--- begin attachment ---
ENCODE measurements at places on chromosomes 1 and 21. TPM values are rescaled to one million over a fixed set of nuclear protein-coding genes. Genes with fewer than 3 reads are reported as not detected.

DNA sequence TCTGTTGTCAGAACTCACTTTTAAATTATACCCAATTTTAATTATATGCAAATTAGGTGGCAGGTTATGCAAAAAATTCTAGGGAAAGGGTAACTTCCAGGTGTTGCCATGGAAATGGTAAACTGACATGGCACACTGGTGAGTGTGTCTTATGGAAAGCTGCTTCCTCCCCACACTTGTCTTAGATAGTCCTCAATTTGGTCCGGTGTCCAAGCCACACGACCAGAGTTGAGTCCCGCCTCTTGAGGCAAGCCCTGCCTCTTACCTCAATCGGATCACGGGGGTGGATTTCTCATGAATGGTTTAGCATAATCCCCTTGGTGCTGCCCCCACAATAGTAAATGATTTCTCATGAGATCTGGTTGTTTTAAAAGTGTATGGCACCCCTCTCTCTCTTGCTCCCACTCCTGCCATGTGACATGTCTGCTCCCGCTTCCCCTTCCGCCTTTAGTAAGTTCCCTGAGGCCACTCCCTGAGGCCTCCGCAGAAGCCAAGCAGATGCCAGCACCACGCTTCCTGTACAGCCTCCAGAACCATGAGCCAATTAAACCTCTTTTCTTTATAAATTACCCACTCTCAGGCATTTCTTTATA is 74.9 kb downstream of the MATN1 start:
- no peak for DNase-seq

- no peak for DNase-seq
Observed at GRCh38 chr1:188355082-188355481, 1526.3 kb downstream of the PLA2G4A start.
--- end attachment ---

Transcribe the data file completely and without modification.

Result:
ENCODE measurements at places on chromosomes 1 and 21. TPM values are rescaled to one million over a fixed set of nuclear protein-coding genes. Genes with fewer than 3 reads are reported as not detected.

DNA sequence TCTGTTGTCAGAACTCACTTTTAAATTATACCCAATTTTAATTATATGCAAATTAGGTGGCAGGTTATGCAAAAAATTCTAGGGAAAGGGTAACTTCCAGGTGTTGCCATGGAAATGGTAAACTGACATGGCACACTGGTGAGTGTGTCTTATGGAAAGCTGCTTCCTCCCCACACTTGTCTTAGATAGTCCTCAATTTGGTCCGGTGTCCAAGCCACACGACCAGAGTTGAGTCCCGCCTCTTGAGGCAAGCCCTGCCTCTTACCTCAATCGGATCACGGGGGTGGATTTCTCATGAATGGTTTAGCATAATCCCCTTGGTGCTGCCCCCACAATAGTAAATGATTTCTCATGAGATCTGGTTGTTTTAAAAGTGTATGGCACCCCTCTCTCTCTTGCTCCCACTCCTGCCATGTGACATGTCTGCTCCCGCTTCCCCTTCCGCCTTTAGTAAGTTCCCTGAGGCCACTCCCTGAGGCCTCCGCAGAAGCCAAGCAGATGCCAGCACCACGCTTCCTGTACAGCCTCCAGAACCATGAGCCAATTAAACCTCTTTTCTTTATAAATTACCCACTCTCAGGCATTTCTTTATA is 74.9 kb downstream of the MATN1 start:
- no peak for DNase-seq

- no peak for DNase-seq
Observed at GRCh38 chr1:188355082-188355481, 1526.3 kb downstream of the PLA2G4A start.